The Open Innovation Revolution- essentials, roadblocks and leadership skills

In this book review Paul Hobcraft has taken the opportunity to go through Stefan Lindegaard’s book “The Open Innovation Revolution- essentials, roadblocks and leadership skills” published by Wiley.

I have been a constant reader of Stefan’s blog (www.15inno.com) and occasional contributor as he does have the habit of getting the juices flowing on different observations as he continues to turn his site into a global network of open innovation stakeholders. Stefan has a real passion for open innovation and this book is a natural step for him to take.

Firstly, the book is timely. Open innovation is as topical as you can get at this time, with many organizations struggling to put this fully together, so it is on something that will be relevant to many.

The book has got an easy style to it, it does flow from the blog often pulling together a lot of what Stefan has been discovering and commenting upon so far, in his own open innovation journey, so for many it may not be introducing much that was not known but it is organised in a way that provides a practical guide to the way to go about organising for open innovation in one handy reference book. Stefan organises the book by tackling three key factors- the essentials, the roadblocks and the leadership needed for open innovation.

The book provides an excellent range of case studies, interviews, observations…

The book provides an excellent range of case studies, interviews, observations that can get ‘frozen in time’ but you can take one of two routes here at reflecting upon this approach. We suffer far too much from a lack of case studies and insiders knowledge and by taking this approach it ‘fleshes out’ many of the barriers and stumbling blocks to the management of open innovation that are really helpful to signal to others and hope they avoid or minimise. Of course you can alternatively shrug your shoulders and say this will not happen to me but as you will inevitably come up against many of these common problems you can certainly see that you are not alone and can refer back to the part within the book to understand the why a little better.

The book is certainly not heavy on theory, I think Stefan believes that ‘open’ should stay open and should not be boxed in, as you can miss some of your own potential to give your organizations open innovation initiative some uniqueness and attraction. A far too prescriptive route would be wrong; you cannot apply someone else’s solution to your own unique situation and expect the same results, as it is a little harder than just copying someone else.  It needs each entity to work on its own answers to open innovation in their distinct own way, providing of course they follow some of the basics that are well outlined in this book and in other references.

This part of the book has some helpful tips to help you navigate through this as networking…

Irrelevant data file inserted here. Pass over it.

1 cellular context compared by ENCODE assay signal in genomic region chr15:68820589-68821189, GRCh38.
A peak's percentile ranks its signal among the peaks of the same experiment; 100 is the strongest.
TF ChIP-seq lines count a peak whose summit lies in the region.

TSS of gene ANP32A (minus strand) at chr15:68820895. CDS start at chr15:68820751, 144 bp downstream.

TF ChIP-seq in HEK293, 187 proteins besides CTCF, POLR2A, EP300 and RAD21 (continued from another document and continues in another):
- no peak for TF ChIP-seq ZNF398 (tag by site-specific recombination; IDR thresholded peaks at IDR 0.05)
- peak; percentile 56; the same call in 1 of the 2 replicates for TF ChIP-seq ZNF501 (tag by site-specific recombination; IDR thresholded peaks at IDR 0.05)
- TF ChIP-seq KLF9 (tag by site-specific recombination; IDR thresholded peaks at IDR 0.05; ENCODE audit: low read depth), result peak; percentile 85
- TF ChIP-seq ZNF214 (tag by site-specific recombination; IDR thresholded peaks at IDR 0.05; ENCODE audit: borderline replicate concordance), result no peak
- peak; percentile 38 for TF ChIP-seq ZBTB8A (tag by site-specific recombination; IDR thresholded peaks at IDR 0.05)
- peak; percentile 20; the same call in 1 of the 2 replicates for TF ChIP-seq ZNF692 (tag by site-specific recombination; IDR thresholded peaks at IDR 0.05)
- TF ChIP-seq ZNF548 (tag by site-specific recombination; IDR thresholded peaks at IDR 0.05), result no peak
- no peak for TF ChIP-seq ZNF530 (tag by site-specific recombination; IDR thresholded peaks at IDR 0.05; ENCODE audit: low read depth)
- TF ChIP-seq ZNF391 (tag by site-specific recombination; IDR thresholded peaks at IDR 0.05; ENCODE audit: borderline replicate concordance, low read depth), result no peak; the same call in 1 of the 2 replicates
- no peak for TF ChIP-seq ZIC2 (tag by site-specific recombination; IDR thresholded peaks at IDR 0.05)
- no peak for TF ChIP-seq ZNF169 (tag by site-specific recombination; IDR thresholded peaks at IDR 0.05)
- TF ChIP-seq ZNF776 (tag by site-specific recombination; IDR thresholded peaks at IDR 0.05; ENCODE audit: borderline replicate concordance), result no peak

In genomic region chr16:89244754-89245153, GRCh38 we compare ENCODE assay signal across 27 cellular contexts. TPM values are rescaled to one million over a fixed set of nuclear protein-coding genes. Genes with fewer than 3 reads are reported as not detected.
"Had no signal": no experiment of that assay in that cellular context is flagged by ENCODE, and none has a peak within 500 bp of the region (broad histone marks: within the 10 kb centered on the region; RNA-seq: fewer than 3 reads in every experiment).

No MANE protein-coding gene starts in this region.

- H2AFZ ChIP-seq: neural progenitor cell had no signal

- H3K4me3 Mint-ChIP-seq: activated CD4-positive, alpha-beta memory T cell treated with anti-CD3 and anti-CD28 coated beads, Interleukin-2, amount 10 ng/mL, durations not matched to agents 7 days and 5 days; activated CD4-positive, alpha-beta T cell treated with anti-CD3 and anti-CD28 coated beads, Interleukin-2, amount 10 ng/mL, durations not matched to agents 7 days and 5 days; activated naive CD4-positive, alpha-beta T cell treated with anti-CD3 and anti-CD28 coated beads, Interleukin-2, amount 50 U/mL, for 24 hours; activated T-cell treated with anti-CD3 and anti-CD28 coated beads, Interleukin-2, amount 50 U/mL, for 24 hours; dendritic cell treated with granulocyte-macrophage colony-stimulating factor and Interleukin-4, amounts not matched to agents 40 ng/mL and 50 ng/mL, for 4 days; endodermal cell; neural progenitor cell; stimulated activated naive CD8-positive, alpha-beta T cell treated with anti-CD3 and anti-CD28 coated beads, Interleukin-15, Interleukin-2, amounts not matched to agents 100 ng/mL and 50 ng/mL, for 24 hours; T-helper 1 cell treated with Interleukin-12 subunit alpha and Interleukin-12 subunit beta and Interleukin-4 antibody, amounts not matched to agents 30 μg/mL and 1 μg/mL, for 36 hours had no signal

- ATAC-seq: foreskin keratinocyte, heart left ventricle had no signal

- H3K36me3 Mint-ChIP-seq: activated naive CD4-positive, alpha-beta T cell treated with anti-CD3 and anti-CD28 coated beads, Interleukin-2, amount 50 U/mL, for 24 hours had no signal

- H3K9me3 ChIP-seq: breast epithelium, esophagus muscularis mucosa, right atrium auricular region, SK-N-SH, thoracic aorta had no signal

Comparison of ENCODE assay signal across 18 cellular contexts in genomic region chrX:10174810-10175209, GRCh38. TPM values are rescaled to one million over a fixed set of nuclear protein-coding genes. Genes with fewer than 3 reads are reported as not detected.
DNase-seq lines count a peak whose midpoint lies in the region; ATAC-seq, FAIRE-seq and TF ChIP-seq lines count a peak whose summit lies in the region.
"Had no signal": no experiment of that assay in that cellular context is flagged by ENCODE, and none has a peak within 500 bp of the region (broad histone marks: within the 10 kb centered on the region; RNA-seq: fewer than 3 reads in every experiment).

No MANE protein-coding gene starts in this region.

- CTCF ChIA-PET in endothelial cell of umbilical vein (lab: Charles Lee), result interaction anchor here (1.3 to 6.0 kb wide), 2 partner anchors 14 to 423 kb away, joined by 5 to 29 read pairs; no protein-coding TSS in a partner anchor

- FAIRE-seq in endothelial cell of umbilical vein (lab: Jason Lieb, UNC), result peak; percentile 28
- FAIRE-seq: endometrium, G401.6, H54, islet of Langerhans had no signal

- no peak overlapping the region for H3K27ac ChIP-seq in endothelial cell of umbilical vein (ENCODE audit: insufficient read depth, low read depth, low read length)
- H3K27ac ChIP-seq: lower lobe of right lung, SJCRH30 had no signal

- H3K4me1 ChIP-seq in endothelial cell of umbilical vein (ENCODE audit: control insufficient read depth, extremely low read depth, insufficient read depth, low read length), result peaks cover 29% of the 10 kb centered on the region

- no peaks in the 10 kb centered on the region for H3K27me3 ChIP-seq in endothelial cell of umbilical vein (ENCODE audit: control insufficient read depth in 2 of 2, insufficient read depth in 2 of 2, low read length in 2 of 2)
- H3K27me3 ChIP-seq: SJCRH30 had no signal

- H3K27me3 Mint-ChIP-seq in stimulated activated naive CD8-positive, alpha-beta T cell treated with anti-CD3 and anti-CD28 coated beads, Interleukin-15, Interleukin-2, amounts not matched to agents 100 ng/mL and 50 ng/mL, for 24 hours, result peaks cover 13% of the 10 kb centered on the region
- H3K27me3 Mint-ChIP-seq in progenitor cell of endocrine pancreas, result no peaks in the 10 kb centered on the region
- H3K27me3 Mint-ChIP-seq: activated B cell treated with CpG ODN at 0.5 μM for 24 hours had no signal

It is not surprising that the leadership aspects for open innovation take up a higher amount of the content of this book. It draws everyone into leadership by presenting it as ‘personal leadership’ that we are all being asked to take on increasingly, as this personal leadership irrespective of what we are working upon is part of the new deal in working in more open ways. This part of the book has some helpful tips to help you navigate through this as networking, trust and relationships for open innovation become so critical to have clear in any open collaborative approach. I think this whole area of personal leadership in an ever increasing open society is going to be developed as a theme more and more, and Stefan helps raise this up in its growing importance in his book.

A small criticism is the chapter (chapter 4- first things first) on the discussions on the mandate for open innovation, the innovation strategy and purpose, establishing a common language and being innovative might have benefitted from more illustrations of cases and greater discussion. The very point that Stefan makes here is you only get one-and-a-half chances to do this right and as this is so essential to be clear, it is often underappreciated and not resolved well. I would have liked to see this chapter expanded a little more as these points are really essential to get right.

The end chapter (chapter 18- Everything in one easy place) is excellent. It really does give you a planning structure and summary of the different milestones you need to check against in your personal journey along the open innovation road.

…it´s a timely, relevant book…

So The Open Innovation Revolution is a timely, relevant book, it is written in the here and now, for the here and now. Open innovation will continue to evolve but having a helpful guide like this today does ensure the open revolution does continue and with Stefan through his consistent blogging, will continue to encourage it along I am sure.

By Paul Hobcraft

About Paul Hobcraft

Paul HobcraftPaul Hobcraft runs Agility Innovation Specialists; an advisory business that focuses on stimulating sound innovation practice. He helps build innovation capability and capacity for organisations, teams and individuals. Agility Innovation research topics that relate to innovation for the future, applying the learning to further develop organizations core innovation activity, offer appropriate advice on tools, techniques and frameworks.

Paul´s personal journey has been varied, challenging but fun. This has taken him to live and work in Saudi Arabia, Kenya, Malaysia, Switzerland, the Netherlands, USA, Australia, and recently eleven years in Singapore. Paul is based in Switzerland and presently focuses his time between Asia and Europe. Welcome to read more at: www.agilityinnovation.com 

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